Game Cartography

September 11th, 2009

I spent an evening recently looking at old computer game maps. Sounds dull, but if you can find a game you played, you get a huge sense of nostalgia and see the game from a different perspective. Take a look at this site to see what I'm talking about:

The bit about different perspective got me thinking. For some of the games I've built, there's no overview map. Not in the game, or in the source files. The levels are generated dynamically at runtime from data, not stored as a big image. Would I get an interesting new perspective building maps of my own games?

Well, you decide:
Iron Maiden: A Matter of Life and Death

Wall Street Journal Interview

August 1st, 2009

A few weeks ago, out of the blue, the Wall Street Journal interviewed me about my game Hanna in a Choppa. I'm still not entirely sure why, but you can read their edited article here.

The article is quite cut down from the responses I gave, and modified to make little sense in a couple of places, so here's the full unedited text, for the terminally bored:

WSJ: Do you have a minute to talk about your game? Thanks!

I think I could manage a minute for you, yes.

I saw your tweet about Hanna in a Choppa by the way - you're too kind!

WSJ: When did you make this game and why?

Hanna in a Choppa begun life as a short experiment in physics, about 2 years ago. An idea for a fast-running physics engine just kind of sprung into my mind, and after a few hours was a basic working demo on the screen. That engine wasn't really for anything other than play at first, but it found its way into loads of projects I was working on. Each project would need something a bit different from the engine, so it slowly got upgraded over time. It grew more features, became easier to deploy and performed better and better.

One day I had inspiration for a feature that allowed flat surfaces in the physics world. After adding it, my test code included a sort of one-screen room with surfaces at all sorts of angles, and you could control a basic losenge shape to try out collisions against all the different angles, corner conditions and so on. It struck me as being a bit like being on a space hopper, which would be an interesting basis for a game. Being on a space hopper is clearly quite a silly way to spend time, so it would be have a quirky comedy angle. It's name would be Hannah on a Hopper, because it sounds silly and intreguing enough to draw people in.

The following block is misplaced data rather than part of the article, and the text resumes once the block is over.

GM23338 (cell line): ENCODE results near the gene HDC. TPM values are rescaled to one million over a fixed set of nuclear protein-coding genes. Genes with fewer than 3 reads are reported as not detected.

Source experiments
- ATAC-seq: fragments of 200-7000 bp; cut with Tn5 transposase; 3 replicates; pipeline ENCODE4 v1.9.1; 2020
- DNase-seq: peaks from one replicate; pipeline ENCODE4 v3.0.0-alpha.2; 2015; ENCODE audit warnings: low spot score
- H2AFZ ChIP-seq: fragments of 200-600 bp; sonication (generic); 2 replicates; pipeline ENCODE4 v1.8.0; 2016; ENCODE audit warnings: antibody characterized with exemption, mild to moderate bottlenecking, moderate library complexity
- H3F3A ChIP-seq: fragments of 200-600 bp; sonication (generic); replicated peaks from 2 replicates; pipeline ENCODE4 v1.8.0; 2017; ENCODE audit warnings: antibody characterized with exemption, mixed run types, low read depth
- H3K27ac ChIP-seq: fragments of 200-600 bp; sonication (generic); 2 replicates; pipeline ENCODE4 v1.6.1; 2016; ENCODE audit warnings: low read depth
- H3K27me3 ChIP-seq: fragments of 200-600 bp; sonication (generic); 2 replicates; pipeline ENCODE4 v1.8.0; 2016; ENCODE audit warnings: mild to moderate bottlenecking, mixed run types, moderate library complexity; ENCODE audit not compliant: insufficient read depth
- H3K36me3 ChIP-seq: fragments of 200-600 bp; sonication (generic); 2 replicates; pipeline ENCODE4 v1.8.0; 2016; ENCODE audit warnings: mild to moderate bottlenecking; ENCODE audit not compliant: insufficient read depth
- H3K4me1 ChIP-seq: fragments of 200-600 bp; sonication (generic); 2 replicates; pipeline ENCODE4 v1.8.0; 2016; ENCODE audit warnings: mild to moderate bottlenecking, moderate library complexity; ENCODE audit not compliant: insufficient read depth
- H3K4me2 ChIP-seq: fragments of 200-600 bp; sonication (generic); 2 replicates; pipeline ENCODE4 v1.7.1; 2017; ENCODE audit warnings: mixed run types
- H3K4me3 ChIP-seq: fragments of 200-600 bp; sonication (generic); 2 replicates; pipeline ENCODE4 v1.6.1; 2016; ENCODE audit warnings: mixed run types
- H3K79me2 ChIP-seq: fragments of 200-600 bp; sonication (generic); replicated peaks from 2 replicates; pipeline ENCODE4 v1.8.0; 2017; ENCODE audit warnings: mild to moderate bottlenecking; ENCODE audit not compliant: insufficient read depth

Unfortunately, whilst it was a fun sounding concept, the gameplay prototypes just didn't play all that well. It seemed that whatever I tried there were big flaws in the way the hopper moved about and bounced that just didn't feel all that good to control. I shelved the idea, until inspiration struck again...

WSJ: Why choppers?

I was reminiscing about old games with a couple of friends, and brought up Zeewolf on the Amiga. It was a 3D helicopter game where you controlled the chopper with the mouse, and flew about completing wartime missions. I was wondering how you'd go about implementing such a thing in code (as all programmers do), when it struck me that the Hannah on a Hopper engine would actually cope with it really well. I put a prototype together that night, and it worked beautifully. Hanna was suddenly in a chopper. The quirky humour element remained in my mind, and persisted through to the final game. Likewise, the forgiving gameplay I was looking for in the space hopper game remained, and I was determined to build a helicopter game where you don't have to be careful of the walls and where you can make mistakes without penalty. For example, the helecopter is only destroyable due to a technical limit in the physics engine.